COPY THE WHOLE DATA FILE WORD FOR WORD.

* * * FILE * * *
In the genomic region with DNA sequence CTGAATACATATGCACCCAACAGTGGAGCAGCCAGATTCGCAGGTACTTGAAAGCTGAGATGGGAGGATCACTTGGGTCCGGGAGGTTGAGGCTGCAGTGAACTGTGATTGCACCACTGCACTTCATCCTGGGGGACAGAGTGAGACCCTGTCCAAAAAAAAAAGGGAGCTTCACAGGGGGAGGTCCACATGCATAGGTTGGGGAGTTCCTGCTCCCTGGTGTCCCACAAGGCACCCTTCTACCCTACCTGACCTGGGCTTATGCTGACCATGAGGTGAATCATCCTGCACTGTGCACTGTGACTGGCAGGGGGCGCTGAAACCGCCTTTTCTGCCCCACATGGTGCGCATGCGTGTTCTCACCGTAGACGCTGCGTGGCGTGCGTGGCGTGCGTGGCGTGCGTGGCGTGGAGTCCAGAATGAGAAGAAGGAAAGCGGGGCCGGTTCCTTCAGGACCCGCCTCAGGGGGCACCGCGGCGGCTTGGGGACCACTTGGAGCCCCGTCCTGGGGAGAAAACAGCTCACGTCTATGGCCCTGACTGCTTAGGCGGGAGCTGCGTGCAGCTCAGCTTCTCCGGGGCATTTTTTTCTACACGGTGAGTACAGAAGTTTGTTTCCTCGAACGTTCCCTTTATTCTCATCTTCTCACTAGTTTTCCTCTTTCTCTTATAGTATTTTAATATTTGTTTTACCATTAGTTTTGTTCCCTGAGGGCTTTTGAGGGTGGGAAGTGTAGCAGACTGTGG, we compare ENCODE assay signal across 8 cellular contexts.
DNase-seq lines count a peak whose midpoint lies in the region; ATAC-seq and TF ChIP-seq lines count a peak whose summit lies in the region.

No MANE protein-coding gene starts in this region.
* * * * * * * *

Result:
In the genomic region with DNA sequence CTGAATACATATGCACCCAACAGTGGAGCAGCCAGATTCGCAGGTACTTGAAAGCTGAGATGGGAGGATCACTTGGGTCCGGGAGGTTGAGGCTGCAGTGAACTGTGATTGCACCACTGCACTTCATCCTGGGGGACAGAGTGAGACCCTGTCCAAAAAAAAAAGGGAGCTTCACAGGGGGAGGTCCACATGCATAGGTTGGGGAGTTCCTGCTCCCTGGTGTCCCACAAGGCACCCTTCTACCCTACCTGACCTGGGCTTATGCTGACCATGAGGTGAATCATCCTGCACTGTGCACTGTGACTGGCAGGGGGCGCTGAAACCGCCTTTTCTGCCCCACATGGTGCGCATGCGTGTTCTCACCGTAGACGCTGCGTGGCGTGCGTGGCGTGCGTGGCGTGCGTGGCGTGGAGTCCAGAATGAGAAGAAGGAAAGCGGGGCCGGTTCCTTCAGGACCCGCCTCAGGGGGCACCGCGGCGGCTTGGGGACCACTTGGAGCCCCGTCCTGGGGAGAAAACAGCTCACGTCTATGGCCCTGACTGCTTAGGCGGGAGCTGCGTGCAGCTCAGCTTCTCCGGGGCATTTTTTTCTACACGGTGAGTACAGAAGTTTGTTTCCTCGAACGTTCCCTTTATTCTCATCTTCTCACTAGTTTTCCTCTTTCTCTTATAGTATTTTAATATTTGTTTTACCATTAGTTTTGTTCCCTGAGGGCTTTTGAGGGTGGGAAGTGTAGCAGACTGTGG, we compare ENCODE assay signal across 8 cellular contexts.
DNase-seq lines count a peak whose midpoint lies in the region; ATAC-seq and TF ChIP-seq lines count a peak whose summit lies in the region.

No MANE protein-coding gene starts in this region.